The painting of Santa Rufina.
29 January 1999: Velázquez painting sells for record sum

29 January 1999: Velázquez painting sells for record sum

A painting of the patron saint of Seville, which had always been privately owned and not displayed in public, caused huge excitement when put up for auction

Debbie Bartlett

Friday, 29 January 2021, 12:16


A little-known painting by 17th century Spanish artist Diego Rodríguez de Silva y Velázquez (usually just known as Velázquez) was sold at auction by Christies in New York on 29 January 1999, for a massive $8.1 million, the equivalent of one billion pesetas at that time.

The oil on canvas, measuring 77.2 by 64.6 cms, was bought by a New York-based collector.

This was a very exciting day for art lovers, as the painting had not been seen for over 50 years and works by Velázquez rarely come up for sale. As a result, there is always fierce competition to acquire them.

The oil on canvas is a depiction of 'Santa Rufina' and is believed to have been painted during the early years of the 1630s, just before or just after Velázquez's first trip to Italy around 1630-31.

Santa Rufina is the patron saint of Seville, The artist was born in the city in 1599, so the subject would have had a particular significance for him.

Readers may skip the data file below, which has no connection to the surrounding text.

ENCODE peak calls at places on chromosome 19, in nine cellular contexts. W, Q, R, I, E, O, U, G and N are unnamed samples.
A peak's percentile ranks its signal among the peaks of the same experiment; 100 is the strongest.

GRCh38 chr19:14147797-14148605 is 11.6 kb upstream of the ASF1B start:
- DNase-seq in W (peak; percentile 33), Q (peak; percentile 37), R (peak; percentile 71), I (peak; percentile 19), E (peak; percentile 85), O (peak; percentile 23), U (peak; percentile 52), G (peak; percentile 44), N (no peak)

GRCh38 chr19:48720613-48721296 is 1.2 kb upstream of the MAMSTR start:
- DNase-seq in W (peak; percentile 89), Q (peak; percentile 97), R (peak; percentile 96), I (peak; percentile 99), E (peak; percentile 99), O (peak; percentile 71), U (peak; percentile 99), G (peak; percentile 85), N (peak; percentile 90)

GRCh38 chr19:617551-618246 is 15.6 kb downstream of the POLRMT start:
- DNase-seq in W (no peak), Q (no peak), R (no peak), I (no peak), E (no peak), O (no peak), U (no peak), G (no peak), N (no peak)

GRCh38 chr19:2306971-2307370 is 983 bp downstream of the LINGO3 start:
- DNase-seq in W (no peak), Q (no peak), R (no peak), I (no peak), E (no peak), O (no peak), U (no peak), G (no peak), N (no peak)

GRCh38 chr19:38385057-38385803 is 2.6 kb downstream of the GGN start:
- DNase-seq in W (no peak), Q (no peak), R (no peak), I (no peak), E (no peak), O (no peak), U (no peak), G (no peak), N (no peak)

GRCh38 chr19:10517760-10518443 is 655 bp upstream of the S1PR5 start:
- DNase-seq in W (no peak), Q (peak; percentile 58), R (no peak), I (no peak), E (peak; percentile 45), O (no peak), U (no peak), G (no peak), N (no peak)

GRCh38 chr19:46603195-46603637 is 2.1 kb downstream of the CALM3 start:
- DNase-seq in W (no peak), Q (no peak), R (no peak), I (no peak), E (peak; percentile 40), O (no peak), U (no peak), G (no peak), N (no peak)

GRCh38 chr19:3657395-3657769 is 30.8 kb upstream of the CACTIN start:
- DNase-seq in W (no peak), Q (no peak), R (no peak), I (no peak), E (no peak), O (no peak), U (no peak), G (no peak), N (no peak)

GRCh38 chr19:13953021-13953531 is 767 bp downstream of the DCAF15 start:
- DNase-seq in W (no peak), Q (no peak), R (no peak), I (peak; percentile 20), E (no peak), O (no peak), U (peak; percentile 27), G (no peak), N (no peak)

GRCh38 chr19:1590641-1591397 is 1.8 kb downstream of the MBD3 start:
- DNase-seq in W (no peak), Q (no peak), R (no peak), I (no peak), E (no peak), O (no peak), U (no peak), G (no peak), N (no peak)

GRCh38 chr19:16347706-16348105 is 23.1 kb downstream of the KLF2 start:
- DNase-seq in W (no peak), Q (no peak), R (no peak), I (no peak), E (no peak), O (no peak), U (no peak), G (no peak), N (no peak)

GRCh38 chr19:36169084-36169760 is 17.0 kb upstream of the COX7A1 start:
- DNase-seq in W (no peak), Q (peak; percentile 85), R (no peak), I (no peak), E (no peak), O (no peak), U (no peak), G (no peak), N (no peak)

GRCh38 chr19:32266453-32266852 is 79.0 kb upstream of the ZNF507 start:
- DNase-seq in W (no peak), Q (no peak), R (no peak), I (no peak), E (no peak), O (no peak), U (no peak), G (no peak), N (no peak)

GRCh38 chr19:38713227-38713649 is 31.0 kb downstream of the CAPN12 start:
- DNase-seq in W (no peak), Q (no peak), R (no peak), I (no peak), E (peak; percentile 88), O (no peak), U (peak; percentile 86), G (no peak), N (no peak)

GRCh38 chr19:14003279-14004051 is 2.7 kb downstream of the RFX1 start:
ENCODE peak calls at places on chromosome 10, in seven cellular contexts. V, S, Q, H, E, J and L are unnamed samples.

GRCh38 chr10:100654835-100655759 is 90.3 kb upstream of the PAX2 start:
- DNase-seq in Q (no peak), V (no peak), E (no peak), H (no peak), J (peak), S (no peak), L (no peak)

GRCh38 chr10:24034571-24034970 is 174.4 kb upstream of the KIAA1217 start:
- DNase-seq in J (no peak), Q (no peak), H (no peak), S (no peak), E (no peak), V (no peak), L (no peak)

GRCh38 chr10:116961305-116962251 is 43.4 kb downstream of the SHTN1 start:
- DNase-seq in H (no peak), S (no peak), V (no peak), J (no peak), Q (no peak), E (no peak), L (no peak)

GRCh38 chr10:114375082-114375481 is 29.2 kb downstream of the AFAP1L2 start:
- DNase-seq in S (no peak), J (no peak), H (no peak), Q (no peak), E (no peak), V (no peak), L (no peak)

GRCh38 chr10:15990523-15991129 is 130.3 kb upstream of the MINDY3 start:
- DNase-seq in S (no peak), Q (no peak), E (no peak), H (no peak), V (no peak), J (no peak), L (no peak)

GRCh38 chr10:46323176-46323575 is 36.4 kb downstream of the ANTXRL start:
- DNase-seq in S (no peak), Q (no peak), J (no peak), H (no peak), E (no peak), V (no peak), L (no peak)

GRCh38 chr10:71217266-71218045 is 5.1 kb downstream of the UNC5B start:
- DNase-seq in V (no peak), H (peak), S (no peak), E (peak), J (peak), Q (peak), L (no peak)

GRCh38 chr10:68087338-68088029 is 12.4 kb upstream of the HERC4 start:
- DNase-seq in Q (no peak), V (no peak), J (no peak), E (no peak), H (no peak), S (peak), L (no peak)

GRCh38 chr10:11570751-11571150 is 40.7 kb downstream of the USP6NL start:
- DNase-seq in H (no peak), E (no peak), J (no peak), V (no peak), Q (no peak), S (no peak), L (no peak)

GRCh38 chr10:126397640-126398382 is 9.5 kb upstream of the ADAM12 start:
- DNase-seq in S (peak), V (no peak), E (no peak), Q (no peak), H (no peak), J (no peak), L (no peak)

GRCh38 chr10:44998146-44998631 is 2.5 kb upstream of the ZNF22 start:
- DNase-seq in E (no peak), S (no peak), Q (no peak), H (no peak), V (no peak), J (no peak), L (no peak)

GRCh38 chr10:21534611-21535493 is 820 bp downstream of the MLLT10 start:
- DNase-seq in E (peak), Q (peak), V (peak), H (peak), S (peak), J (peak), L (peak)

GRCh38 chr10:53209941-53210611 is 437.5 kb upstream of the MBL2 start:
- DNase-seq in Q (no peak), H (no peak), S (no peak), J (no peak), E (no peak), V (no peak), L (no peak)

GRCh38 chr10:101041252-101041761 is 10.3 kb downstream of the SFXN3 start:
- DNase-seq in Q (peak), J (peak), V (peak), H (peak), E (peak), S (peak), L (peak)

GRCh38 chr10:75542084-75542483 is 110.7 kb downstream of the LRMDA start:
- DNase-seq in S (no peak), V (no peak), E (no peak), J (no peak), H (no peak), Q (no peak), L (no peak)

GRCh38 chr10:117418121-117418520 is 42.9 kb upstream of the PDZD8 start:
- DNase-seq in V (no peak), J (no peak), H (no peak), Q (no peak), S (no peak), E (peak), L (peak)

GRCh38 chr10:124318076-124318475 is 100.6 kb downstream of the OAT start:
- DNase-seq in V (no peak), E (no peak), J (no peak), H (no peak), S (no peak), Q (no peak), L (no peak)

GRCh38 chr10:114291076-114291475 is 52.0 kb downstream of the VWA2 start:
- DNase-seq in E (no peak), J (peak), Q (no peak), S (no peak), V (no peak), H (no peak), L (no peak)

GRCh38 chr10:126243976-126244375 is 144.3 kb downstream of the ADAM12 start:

This painting, which was originally attributed to Murillo, another native of Seville, was being sold by a private collector who had bought it in 1948.

The first known owner of this painting was Velazquez's principal patron, Don Luis de Haro, who became Spain's prime minister under King Philip IV in 1643.

The painting seemed to disappear until 1868, when it resurfaced in the collection of Earl of Dudley in England. It was sold in London in 1925 and then again 23 years later to a collector from New York who put it up for sale in January 1999.

This Santa Rufina painting by Velázquez was sold again at auction in July 2007, this time by Sothebys in London, and was bought by the Focus-Abengoa Foundation of Seville for $17 million (12.4 million euros). The Foundation agreed with Seville council that the painting could be housed in a new centre dedicated to the artist, which was to be created in a building next to Los Venerables Hospital.

Santa Rufina, and Velázquez, had finally come home.

Reporta un error en esta noticia

* Campos obligatorios